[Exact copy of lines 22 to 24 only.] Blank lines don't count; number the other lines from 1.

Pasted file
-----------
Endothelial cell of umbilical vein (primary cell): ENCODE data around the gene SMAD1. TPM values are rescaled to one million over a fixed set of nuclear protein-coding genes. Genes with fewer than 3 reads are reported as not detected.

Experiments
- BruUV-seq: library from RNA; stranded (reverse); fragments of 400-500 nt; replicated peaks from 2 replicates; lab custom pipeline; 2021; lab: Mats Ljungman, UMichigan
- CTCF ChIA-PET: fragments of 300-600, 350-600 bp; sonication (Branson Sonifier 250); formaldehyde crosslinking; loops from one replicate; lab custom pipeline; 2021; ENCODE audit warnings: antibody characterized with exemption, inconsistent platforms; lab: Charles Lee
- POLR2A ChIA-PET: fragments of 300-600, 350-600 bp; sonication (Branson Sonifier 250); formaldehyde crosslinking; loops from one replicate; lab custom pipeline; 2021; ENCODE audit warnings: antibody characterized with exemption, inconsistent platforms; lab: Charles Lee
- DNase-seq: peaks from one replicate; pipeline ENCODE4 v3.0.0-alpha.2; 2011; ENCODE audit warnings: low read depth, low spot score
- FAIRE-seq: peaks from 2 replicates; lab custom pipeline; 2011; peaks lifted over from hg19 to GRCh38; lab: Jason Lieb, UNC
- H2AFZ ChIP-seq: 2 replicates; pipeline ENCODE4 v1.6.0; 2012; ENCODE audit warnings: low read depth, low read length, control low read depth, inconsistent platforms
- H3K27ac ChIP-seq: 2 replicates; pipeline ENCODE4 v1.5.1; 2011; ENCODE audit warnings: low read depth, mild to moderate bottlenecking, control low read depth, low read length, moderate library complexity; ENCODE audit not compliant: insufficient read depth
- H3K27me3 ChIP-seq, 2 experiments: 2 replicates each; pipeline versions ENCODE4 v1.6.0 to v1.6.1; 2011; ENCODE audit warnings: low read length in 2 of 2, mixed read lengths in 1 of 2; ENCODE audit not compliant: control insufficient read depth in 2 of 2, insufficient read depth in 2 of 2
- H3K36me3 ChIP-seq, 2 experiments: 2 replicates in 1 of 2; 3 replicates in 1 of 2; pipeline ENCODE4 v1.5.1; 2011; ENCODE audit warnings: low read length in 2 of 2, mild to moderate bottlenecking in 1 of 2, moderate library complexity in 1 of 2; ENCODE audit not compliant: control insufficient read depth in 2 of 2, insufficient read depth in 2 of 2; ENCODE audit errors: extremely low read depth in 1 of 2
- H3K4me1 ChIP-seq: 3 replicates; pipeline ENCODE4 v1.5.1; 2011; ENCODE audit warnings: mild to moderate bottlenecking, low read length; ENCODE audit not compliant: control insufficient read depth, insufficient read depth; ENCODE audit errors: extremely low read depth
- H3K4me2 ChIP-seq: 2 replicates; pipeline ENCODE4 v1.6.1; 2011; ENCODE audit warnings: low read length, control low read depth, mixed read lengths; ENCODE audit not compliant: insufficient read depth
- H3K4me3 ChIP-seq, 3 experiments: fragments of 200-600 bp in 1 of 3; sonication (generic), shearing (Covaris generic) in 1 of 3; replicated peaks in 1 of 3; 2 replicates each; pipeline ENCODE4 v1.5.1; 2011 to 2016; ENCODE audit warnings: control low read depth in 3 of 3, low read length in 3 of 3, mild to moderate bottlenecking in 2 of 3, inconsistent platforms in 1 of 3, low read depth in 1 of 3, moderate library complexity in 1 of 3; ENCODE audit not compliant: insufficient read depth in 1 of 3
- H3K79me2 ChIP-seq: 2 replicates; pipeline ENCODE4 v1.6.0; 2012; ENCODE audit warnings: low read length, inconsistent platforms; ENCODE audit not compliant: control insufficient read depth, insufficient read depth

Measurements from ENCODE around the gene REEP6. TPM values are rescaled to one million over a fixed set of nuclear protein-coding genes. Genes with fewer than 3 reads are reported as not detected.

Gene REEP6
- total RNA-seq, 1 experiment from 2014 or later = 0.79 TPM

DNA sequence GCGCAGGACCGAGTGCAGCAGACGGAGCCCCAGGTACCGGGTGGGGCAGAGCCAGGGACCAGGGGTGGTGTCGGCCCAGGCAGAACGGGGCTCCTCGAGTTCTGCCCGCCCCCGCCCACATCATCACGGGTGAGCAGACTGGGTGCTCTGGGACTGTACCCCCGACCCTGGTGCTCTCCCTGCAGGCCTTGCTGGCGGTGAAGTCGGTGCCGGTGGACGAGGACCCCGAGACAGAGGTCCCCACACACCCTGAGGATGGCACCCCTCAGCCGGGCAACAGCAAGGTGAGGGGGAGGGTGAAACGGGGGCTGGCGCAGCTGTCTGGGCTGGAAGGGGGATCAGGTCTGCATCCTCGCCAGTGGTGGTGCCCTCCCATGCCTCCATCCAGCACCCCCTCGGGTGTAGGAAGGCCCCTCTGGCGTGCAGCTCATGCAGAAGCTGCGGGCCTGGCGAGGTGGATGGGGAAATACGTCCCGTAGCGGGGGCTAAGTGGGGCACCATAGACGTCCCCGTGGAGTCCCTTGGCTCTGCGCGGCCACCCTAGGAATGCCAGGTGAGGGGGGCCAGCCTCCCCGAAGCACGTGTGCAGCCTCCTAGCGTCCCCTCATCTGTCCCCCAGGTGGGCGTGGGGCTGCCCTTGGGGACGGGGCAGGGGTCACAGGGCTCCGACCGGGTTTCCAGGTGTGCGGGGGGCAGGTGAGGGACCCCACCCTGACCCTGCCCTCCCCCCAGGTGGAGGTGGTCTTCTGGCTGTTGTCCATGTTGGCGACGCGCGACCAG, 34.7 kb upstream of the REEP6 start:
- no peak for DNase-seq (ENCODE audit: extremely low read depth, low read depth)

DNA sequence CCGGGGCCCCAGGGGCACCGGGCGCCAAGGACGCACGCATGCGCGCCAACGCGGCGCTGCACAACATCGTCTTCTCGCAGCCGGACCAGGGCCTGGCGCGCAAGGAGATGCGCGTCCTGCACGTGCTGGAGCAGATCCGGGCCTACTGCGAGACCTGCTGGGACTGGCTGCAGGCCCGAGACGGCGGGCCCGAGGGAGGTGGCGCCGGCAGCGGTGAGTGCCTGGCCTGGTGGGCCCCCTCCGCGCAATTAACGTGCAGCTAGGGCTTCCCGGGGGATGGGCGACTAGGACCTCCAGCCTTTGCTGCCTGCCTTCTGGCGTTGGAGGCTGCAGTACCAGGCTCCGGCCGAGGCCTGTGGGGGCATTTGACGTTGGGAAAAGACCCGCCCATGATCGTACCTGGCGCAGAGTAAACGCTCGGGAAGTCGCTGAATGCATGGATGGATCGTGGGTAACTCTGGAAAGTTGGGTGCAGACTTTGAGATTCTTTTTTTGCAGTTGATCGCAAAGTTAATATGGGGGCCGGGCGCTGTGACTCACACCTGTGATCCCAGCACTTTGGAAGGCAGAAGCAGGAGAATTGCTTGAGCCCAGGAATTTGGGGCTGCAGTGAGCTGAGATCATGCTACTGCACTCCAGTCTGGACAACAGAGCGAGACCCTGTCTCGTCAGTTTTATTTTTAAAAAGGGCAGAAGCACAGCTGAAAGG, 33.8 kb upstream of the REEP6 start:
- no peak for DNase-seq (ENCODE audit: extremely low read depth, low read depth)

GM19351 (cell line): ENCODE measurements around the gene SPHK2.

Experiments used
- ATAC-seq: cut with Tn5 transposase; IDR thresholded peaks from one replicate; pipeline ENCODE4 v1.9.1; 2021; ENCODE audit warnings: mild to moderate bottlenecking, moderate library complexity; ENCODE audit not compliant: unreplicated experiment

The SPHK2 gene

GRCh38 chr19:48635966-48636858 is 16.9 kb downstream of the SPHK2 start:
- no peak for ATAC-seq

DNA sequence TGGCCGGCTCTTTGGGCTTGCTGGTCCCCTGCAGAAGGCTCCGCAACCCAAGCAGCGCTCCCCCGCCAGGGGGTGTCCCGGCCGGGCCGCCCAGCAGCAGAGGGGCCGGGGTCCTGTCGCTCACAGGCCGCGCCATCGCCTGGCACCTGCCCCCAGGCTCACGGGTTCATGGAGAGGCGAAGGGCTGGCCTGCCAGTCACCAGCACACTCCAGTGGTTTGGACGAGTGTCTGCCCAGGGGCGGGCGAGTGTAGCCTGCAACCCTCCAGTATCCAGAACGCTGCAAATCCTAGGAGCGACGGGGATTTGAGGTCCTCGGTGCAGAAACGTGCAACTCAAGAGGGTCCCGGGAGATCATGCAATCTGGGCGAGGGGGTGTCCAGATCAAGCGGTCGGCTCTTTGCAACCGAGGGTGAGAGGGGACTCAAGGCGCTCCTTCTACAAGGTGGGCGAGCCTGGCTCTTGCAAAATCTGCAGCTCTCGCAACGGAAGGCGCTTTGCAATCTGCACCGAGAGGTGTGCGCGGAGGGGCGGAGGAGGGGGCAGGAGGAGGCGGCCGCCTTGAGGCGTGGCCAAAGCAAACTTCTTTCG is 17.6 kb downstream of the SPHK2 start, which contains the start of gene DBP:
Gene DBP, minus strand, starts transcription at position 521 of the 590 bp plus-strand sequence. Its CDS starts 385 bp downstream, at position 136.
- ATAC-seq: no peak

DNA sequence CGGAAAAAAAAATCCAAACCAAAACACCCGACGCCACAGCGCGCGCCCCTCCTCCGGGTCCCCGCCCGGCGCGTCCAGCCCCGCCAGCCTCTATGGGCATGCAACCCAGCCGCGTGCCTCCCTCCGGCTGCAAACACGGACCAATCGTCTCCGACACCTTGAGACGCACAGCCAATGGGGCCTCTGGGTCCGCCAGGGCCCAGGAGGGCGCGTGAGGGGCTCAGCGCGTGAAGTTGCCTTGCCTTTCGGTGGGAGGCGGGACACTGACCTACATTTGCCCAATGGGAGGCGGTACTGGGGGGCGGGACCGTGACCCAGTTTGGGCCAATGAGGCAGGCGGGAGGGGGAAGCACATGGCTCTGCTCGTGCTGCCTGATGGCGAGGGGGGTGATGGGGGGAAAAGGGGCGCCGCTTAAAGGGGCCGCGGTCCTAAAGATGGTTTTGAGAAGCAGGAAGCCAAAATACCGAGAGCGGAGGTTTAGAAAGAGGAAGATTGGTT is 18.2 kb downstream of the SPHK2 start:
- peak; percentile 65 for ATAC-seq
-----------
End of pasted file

- no peak for DNase-seq (ENCODE audit: extremely low read depth, low read depth)

GM19351 (cell line): ENCODE measurements around the gene SPHK2.

Experiments used